Orange County Reports 1,671 New COVID-19 Cases, 946 In Hospitals


US-HEALTH-VIRUS

SANTA ANA (CNS) - COVID-19 hospitalizations continued to jump up today in Orange County with 69 more patients since Monday's report for a new record of 946, including 235 in intensive care, which is just 10 short of a mid-July peak.

The Orange County Health Care Agency also reported 1,671 new diagnoses of coronavirus, hiking the cumulative up to 90,513. With no new fatalities, the death toll stood at 1,633.

The county has 13% of its ICU beds available, down from 18% on Monday, and 53% of its ventilators, the same as the day before. The last time the county's intensive care unit beds were that full was on July 22 when there were 233 patients.

The 11-county Southern California region's available ICU capacity shrunk to 10.1%.

Orange County's adjusted daily case rate per 100,000 rose on Tuesday to 30.3, up from 22.2 last week with the positivity rate going up from 8.8% to 10.6%.

The county's Health Equity Quartile Positivity Rate, which measures the cases in highly affected, needier parts of the county, rose from 13% last week to 16.2% this week.

All of the county's metrics now fall within the state's most-restrictive purple tier of the four-tier coronavirus monitoring system.

The county reported 15 coronavirus-related deaths on Sunday. The county logged 41 deaths last week and 26 the week before.

The number of county residents hospitalized with the virus rose from 877 Monday to 946, and the number of COVID-19 patients in intensive care increased from 218 to 235.

The county is under a “regional stay-at-home'' order from the state, which was triggered when intensive-care unit bed availability fell below 15% last week.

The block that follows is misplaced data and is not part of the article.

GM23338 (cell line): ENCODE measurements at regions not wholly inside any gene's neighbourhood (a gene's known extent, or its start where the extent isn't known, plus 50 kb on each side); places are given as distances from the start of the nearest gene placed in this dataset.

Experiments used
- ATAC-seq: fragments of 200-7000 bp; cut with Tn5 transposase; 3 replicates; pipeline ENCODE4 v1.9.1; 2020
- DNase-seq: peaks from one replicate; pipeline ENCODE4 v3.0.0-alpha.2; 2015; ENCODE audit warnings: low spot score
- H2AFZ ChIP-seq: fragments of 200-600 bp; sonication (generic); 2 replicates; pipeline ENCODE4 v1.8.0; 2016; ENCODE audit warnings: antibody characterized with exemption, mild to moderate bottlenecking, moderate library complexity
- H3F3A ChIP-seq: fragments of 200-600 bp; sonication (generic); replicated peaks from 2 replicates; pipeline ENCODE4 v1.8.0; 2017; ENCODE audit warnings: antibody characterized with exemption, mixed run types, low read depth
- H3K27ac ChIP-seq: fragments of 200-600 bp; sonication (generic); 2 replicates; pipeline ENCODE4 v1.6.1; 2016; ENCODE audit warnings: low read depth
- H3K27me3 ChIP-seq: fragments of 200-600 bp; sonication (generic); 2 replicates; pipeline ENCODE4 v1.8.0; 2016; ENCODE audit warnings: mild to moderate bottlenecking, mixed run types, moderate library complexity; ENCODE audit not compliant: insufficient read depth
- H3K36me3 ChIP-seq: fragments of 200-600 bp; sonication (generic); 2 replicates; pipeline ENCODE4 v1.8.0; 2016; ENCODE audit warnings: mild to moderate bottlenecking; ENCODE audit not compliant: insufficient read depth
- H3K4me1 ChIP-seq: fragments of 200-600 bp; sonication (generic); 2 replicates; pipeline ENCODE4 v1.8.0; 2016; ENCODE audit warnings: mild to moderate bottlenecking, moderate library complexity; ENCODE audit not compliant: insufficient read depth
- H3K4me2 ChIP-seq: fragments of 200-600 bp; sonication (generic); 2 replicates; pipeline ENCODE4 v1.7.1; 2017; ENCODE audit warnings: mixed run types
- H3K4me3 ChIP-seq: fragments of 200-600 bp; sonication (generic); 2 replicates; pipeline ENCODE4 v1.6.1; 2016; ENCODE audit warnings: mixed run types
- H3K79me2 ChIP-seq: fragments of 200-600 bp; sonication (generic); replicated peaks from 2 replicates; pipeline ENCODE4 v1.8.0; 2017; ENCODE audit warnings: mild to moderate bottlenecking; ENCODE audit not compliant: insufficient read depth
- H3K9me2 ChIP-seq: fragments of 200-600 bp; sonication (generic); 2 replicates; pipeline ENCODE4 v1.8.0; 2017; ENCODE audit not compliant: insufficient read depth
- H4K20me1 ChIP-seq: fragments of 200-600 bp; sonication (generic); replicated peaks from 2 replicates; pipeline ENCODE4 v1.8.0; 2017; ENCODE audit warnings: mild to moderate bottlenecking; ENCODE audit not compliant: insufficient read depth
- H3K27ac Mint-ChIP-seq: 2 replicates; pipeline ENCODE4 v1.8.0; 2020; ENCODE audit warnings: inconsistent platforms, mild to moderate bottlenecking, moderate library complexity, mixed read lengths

The stay-at-home order issued by Gov. Gavin Newsom will be in place for at least three weeks and bans gatherings of people from different households. Regions will be eligible to exit from the order on Dec. 28 if ICU capacity projections for the following month are above or equal to 15%.

Sixty-four residents signed up at Tuesday's board of supervisors meeting to comment on the stay-at-home order with most pleading with the county to ignore it.

Supervisor Andrew Do, the vice chairman of the board, said, “We plow the same field over and over and I still see the misperception in the community'' about the authority of the county when it comes to the state regulations. Do asked Dr. Clayton Chau, the county's chief health officer and director of the HCA, to reiterate the county's lack of control over the stay-at-home orders.

“I am the extension of the California Department of Public Health, so any guidance coming down from the California Department of Public Health I must follow,'' Chau told the board. “I can be stricter in terms of issuing guidance, but I cannot be more relaxed than the state.''

Supervisors Don Wagner and Lisa Bartlett have proposed a resolution asking the state for more local control over issuing COVID-19 regulations. Wagner, an outspoken critic of the governor's management of the pandemic, said the county board of supervisors cannot “ignore those orders'' from the governor.